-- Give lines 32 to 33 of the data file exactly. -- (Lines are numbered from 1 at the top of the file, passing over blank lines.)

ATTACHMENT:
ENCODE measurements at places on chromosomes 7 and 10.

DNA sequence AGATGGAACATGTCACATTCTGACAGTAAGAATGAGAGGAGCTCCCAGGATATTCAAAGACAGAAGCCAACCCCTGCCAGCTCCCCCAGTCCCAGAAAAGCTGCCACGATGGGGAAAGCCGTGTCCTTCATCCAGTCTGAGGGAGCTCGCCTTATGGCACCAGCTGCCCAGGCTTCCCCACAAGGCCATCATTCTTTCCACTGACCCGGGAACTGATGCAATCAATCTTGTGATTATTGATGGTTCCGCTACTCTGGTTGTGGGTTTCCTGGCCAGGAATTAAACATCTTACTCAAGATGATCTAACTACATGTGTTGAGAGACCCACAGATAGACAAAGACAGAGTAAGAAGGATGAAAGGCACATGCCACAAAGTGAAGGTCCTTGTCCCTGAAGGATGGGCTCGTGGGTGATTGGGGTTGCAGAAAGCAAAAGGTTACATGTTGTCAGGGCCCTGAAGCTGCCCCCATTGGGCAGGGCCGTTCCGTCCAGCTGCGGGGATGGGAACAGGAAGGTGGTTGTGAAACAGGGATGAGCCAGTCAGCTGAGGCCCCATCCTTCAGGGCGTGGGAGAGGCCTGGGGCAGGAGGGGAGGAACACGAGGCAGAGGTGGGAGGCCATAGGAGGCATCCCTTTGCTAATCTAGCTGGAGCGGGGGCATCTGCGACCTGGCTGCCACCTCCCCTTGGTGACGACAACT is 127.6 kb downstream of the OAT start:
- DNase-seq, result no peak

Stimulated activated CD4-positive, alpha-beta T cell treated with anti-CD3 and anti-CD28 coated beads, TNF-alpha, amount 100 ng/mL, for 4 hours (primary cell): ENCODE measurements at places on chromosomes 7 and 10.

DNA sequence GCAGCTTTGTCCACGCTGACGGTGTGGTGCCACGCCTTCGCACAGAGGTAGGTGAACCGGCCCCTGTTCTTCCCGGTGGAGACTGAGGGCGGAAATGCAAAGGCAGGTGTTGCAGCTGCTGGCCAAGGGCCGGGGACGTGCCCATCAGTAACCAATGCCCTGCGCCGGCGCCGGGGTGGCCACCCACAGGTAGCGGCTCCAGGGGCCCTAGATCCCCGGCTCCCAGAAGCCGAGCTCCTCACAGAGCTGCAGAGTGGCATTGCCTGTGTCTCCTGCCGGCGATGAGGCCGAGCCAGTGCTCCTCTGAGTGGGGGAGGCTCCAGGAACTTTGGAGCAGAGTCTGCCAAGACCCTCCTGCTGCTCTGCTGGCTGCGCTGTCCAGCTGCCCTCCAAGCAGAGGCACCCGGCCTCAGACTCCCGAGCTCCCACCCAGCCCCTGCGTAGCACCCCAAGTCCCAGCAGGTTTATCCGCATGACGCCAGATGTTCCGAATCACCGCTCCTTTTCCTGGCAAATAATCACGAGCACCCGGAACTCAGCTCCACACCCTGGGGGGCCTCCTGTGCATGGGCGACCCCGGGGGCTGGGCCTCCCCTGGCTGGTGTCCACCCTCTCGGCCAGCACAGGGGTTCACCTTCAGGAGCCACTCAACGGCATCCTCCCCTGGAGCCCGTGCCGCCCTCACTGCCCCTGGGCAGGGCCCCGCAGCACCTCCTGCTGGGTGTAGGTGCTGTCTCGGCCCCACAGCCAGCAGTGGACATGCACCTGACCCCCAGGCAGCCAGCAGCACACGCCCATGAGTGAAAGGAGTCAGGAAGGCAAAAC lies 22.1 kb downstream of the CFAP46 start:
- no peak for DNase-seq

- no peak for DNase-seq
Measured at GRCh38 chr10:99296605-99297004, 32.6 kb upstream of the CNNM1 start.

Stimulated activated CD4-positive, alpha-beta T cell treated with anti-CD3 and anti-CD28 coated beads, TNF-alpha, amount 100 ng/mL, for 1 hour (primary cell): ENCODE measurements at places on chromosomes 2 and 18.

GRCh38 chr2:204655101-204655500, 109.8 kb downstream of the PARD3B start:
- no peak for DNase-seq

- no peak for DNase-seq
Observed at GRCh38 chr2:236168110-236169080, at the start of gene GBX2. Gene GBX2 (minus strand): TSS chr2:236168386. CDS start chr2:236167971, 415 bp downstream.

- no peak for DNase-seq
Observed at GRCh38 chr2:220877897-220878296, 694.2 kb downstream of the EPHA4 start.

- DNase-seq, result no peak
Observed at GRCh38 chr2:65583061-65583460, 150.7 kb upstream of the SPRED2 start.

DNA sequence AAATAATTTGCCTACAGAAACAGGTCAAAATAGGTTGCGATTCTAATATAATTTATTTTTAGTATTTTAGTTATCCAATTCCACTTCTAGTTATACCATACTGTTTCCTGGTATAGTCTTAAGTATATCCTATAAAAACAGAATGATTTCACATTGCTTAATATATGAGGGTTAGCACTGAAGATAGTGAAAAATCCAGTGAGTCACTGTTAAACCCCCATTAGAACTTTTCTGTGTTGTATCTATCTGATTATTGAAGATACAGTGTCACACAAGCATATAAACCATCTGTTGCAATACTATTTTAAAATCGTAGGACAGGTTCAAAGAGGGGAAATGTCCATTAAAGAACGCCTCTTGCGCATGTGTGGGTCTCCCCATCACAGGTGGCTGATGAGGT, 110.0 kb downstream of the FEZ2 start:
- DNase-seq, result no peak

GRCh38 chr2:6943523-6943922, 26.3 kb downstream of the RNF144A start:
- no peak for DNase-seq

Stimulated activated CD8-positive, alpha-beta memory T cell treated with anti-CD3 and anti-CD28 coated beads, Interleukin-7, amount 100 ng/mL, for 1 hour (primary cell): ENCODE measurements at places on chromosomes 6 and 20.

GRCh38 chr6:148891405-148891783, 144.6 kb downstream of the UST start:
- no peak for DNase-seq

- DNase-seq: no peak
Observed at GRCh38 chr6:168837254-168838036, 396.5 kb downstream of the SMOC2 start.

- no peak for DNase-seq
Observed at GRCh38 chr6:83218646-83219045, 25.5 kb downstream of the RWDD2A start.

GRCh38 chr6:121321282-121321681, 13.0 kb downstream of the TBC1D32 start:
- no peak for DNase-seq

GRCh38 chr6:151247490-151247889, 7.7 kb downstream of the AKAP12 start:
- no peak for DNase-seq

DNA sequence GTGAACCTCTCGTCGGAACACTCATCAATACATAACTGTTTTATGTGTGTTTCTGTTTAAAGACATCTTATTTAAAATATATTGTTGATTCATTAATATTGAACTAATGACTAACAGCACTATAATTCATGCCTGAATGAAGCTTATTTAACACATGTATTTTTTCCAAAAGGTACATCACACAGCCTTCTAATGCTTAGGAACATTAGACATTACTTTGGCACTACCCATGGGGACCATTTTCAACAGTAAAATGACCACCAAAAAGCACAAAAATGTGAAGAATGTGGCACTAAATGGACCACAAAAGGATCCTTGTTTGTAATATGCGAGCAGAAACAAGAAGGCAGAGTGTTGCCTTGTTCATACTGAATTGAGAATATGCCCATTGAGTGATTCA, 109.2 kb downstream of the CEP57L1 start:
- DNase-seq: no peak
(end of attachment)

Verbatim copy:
- no peak for DNase-seq

DNA sequence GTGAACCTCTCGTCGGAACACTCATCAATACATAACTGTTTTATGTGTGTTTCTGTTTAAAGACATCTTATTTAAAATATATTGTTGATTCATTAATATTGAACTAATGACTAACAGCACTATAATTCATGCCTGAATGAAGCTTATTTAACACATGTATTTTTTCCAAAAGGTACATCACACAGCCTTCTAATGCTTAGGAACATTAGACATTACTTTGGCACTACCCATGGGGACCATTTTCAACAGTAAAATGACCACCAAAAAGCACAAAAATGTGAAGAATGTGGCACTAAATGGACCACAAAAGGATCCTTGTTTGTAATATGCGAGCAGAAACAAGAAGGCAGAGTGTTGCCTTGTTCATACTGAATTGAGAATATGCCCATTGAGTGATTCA, 109.2 kb downstream of the CEP57L1 start: